Welcome Address of Prof Rajiva Wijesinha Chair, Council of Asian Liberals and Democrats at the Opening Session of the CALD General Assembly 2012, on the theme The Populist Challenge to Liberal Democracy.
Hon Rauff Hakeem, Minister of Justice, colleagues from the Council of Asian Liberals and Democrats and from the Liberal Party of Sri Lanka, distinguished guests and friends, I am honoured to welcome all of you to the CALD General Assembly, on the theme The Populist Challenge to Liberal Democracy. This event is taking place in Sri Lanka after a gap of only two years. While we are glad to be able to host it, I am sorry about the circumstances that have caused this unusual repeat performance.
Both my predecessor and my successor as Chair of the Council of Asian Liberals and Democrats come from countries where there are actual threats to the democratic process, and harsh measures to muzzle the opposition. My predecessor was Dr Chee Son Juan of the Singapore Democrat Party, my successor will be Sam Rainsy of the Cambodian Sam Rainsy Party. My predecessor is not permitted to leave Singapore, my successor cannot enter Cambodia.
The first was convicted repeatedly in courts which sadly do not draw criticism from Western democracies that profess concern for justice and the rule of law. Unfortunately economic and political affinities count more than principle, and except for the Liberal International, which last year awarded Dr Chee its Prize for Freedom, institutions purportedly devoted to freedom allow the Singapore government a blank cheque. Laws that do not conform to basic principles of justice or democracy are not allowed to take away from its well touted status as a remarkably free country on various indices.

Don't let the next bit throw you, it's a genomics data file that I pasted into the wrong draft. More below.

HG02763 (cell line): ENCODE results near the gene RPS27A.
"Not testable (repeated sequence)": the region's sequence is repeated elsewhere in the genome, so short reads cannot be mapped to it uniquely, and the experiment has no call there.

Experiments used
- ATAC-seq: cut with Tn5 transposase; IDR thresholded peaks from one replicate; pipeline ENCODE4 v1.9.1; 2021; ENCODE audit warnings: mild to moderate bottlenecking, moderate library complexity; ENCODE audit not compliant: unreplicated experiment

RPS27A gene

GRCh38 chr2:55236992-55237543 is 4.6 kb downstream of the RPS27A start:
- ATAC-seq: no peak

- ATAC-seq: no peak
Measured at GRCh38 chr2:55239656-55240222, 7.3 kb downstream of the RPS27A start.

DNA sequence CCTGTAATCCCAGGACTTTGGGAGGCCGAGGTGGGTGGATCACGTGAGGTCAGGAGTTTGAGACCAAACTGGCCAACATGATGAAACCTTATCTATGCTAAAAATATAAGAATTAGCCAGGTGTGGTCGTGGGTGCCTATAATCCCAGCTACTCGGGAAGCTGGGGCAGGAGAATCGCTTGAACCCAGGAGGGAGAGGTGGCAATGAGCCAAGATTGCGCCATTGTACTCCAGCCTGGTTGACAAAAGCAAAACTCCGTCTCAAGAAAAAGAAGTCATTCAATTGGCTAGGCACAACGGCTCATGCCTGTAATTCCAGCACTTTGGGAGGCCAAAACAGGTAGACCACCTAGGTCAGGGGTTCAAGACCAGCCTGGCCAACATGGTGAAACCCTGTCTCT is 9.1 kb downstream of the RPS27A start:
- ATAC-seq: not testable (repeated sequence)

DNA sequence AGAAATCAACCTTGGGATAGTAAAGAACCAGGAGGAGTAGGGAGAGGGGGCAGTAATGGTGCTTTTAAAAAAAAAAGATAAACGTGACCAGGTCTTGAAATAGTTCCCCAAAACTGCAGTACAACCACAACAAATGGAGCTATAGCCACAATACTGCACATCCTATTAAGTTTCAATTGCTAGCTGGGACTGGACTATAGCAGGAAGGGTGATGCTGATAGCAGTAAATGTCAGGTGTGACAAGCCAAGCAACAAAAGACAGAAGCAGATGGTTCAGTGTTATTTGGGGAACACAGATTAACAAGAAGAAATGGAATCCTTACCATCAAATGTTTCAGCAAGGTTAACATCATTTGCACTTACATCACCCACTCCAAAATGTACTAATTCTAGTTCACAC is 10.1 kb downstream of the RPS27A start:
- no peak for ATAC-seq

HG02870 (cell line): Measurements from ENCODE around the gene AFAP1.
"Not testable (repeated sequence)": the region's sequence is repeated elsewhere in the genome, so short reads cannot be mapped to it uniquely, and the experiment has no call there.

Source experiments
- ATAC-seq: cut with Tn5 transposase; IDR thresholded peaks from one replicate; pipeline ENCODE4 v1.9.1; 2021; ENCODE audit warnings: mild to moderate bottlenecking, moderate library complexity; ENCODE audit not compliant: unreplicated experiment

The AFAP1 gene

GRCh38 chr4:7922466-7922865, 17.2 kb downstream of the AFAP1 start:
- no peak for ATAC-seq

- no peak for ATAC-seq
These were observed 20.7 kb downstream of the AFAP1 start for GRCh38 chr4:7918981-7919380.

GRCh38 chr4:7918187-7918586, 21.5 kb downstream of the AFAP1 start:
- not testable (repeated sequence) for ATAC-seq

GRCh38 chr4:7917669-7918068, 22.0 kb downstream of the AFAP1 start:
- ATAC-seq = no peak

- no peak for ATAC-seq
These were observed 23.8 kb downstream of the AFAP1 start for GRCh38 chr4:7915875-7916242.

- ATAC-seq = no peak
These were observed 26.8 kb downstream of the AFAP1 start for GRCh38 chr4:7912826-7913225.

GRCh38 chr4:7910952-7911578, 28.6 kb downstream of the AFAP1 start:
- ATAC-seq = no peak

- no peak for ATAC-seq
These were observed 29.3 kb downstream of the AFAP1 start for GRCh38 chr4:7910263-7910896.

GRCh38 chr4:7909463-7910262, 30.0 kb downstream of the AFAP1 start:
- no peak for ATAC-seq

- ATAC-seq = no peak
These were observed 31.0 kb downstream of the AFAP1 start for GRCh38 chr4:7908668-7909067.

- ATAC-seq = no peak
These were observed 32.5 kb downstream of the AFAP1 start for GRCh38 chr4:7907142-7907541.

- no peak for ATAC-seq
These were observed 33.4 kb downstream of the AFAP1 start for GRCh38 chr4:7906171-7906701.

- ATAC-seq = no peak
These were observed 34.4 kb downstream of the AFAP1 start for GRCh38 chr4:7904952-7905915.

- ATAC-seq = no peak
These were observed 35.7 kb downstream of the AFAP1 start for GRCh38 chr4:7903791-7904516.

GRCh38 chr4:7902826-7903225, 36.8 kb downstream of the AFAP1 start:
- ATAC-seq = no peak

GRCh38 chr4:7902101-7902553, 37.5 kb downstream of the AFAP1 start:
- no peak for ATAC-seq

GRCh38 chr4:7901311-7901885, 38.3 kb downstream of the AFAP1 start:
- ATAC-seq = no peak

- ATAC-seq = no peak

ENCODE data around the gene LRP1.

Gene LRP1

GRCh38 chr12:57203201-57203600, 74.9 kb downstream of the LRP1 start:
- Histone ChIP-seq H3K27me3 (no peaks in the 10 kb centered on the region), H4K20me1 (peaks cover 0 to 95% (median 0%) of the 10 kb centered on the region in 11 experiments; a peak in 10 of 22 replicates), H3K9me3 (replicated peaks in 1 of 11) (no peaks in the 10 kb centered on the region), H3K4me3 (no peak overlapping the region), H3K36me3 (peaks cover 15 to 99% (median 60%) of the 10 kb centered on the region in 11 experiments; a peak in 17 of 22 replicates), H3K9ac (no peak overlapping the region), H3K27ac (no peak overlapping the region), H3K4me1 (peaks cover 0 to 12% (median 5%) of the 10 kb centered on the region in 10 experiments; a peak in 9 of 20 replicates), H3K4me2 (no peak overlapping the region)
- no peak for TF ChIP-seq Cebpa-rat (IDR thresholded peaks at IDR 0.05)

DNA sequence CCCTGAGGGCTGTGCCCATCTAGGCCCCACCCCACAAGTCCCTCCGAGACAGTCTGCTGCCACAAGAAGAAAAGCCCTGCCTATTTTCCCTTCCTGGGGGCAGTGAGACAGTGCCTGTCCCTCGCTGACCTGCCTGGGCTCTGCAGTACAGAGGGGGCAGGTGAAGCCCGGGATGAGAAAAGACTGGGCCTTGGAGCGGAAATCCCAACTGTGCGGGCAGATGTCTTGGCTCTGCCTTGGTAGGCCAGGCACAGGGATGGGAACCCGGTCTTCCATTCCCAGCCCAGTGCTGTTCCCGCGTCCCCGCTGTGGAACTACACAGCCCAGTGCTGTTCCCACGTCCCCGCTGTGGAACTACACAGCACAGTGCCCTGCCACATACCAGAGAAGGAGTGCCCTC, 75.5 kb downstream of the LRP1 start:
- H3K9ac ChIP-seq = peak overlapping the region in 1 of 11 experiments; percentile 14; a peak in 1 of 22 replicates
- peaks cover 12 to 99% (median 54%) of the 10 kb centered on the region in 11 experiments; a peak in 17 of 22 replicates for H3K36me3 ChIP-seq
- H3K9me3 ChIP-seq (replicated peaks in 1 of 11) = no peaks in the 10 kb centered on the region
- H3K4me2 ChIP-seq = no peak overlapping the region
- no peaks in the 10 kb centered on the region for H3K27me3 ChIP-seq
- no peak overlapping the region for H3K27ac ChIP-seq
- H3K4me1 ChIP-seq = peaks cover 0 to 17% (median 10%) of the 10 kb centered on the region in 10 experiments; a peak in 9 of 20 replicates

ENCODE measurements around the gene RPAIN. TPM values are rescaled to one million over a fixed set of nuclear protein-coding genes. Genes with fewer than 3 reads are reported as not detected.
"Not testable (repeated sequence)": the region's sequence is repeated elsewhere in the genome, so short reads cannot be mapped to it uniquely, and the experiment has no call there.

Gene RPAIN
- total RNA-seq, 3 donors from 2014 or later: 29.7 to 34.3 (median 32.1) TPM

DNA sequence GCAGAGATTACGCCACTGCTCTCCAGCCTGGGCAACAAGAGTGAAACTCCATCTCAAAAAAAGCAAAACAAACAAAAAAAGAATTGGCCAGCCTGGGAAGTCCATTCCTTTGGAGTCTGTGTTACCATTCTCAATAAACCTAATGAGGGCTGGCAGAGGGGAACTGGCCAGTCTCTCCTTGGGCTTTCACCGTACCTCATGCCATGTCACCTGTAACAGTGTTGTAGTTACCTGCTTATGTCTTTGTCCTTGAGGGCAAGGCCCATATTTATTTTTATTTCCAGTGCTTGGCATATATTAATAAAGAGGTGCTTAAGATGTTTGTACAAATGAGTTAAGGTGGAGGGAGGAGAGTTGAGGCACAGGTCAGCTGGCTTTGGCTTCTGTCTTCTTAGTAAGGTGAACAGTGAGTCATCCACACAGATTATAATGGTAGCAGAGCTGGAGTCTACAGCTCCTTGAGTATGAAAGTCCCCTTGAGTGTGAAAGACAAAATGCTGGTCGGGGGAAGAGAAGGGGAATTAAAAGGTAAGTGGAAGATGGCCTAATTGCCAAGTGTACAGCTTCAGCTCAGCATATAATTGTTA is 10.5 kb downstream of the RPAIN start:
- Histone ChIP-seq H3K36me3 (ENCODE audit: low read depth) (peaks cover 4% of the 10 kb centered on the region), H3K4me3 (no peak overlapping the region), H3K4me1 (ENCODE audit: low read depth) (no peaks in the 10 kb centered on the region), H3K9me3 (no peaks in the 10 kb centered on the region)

The Cambodian situation is even more peculiar. There the Leader of the Opposition following the last election, my colleague and successor Sam Rainsy, had his Parliamentary immunity taken away, and would face incarceration were he to return to Cambodia. This is unfortunately nothing new, for it happened to him a few years back too. This time round, it has now been established that the offence which first led to charges was not an offence at all. But political victimization does not require rationality or consistency. More remarkable I believe is the manner in which countries that should know better continue to fall over themselves to provide assistance to Cambodia. But I suppose this is not surprising, given the opportunities not just for investment, but for exploitation that a complacent regime offers.
Unfortunately both these countries are much more accomplished than Sri Lanka, or Thailand under the Democratic Party, which both suffered trenchant criticism even from Liberals in other countries. I suppose this is a feature of Liberals, that they rush in with attacks where less idealistic people fear to tread. Tragically such misplaced idealism also sometimes leads to valorizing of politicians who sell themselves better than governments more concerned with development do.